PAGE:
A Balanced Approach to Meeting Fiscal Constraints (MG-1)
Steve Green – Department Head, Department of Management, United States Air Force Academy
Kevin Davis – Associate Professor and Director of Assessment, United States Air Force Academy
Kurt Heppard – Professor of Management and Deputy for Strategic Planning, United States Air Force Academy
The effective and systematic use of cost and budgeting information is a critical component of strategic planning and decision making in most organizations. The Department of Defense’s (DoD) current operational environment, scarce resources, and conflicting stakeholder expectations are resulting in extreme fiscal constraints. The result is the need to reconsider missions and goals, reassess priorities, entertain force structure alternatives, and ultimately reduce budgets. Linking this cost and budgeting information with financial goals, as well as goals for customer satisfaction, internal processes, and organizational growth and learning is a daunting challenge for many organizational leaders. In many cases, including various DoD organizations, managers have adopted a Balanced Scorecard approach and methodology focused on linking organizational goals and objectives with benchmarks and metrics that are based on cost and budget estimates as well as actual expenditures. This cost and performance driven strategic framework allows organizational leaders and strategic planners to systematically consider and envision cost effective ways to meet the overall strategic goals of the organization including the tough decisions associated with budget cuts. Similar to the DoD, universities and other institutions of higher learning are facing the same increasing pressure to meet the strategic expectations of their many constituencies while effectively managing costs. Since current spending levels may be unsustainable for many universities and institutions, the careful analysis and estimation of costs is of particular importance to strategic planners and decision makers. This paper reviews the current literature as it relates to cost-based strategic planning and strategy mapping at universities and institutions of higher learning. Applying concepts from the Balanced Scorecard approach to cost analysis and budgeting, this paper offers effective cost metrics and performance measures for the critical implementation of strategy maps which link many of the intangible measures of higher education effectiveness with tangible cost budget, and performance measures. The paper develops an integrated and aligned system of strategic goals, performance metrics, and cost parameters based on cost and performance data already collected at many universities and institutions of higher learning. We feel there may be lessons learned for DoD organizations.
Cost Overruns and Cost Growth: A Three Decades Old Cost Performance Issue within DoD’s Acquisition Environment (MG-2)
For the last three decades, the US Department of Defense (DoD) has been encountering program performance issues such as inaccurate and unrealistic estimations for its acquisition programs, and its effort of eliminating cost overruns and cost growth phenomenon has been deemed ineffective as well. This paper examines and consolidates multiple government reports and studies, which pertain to the cost performance of DoD that has been viewed as unsatisfactory and problematic. The commonly accepted cost estimation methodologies and insightful processes and techniques initiated by NASA, RAND and USAF are also presented and analyzed. The research finds that he reliability and accuracy of any cost estimation methods depend heavily on rigid and mature systems designs and low fluctuations of requirement changes, which can only be accomplished through disciplined systems engineering practices. Performing multiple appropriate cost estimations in advance during the pre-Milestone A phase, particularly Engineering Builds method as knowledgeable data on systems designs and requirements become available, can offer a vast amount of benefits of cost savings as well as reduce uncertainty and risk reductions for systems programs. The research results summarize the overall strengths and weaknesses of the current state of the DOD acquisition programs, which is beneficial to the professionals in the defense industry, particularly cost estimators, program and project managers whose programs are constantly faced with financial challenges.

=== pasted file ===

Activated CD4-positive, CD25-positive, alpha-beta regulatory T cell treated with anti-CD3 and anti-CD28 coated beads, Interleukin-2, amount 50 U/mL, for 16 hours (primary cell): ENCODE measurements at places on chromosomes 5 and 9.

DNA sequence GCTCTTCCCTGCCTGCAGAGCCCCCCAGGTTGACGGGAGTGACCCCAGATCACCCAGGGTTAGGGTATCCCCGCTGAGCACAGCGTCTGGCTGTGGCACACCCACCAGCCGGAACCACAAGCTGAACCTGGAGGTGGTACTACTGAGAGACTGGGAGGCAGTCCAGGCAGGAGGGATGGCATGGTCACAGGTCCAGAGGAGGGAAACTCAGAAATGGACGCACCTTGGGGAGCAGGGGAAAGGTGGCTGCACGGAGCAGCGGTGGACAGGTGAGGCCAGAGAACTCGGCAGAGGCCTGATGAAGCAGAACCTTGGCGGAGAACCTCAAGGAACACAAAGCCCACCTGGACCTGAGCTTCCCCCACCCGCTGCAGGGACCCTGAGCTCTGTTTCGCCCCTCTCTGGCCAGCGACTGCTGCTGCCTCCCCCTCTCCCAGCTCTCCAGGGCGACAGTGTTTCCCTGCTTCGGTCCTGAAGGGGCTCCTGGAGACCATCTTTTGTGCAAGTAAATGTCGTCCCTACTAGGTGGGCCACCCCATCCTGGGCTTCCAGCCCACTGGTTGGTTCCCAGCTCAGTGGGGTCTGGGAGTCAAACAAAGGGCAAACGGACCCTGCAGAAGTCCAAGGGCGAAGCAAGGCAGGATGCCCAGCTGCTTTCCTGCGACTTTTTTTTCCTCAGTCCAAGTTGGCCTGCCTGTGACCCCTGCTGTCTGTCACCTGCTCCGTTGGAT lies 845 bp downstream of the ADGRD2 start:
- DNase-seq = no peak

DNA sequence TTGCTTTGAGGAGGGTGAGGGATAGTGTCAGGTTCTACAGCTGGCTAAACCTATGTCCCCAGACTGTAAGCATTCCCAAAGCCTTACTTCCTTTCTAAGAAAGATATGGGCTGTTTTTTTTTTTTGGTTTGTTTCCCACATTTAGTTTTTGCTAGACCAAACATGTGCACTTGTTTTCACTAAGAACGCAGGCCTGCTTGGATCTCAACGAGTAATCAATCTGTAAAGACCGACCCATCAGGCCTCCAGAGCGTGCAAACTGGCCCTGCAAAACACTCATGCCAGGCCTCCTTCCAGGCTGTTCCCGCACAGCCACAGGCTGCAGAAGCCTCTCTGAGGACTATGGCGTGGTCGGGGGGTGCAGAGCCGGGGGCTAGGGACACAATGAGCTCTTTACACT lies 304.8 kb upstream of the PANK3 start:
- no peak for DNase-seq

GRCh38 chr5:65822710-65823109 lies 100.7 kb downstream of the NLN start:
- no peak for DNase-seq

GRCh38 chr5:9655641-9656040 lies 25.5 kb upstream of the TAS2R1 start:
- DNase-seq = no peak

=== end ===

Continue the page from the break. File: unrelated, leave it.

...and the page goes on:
Supplier Cost/Price Analyses – Best Practices for evaluating supplier proposals and quotes (MG-3)
David Eck – Director, Dixon Hughes Goodman
During proposal planning, preparation, and review, an important but often over looked aspect is the evaluation of a supplier’s proposal or quote. Requirements in the Federal Acquisition Regulations (FAR) provide for certain visibility into supplier’s proposals and quotes, depending on the value of the proposal/quote. Additionally it is critical to note the FAR puts the onus of supplier cost (or price) analysis on the prime contractor. The expectation is that the same level of detail that the prime includes in its proposal should be included as support to a supplier’s proposal. Effectively the prime contractor must perform supplier cost/price analysis in accordance with the FAR. The actual scope of the prime contractors review will depend on each particular situation such as type of product or service, dollar value, purchase method, and subcontract type.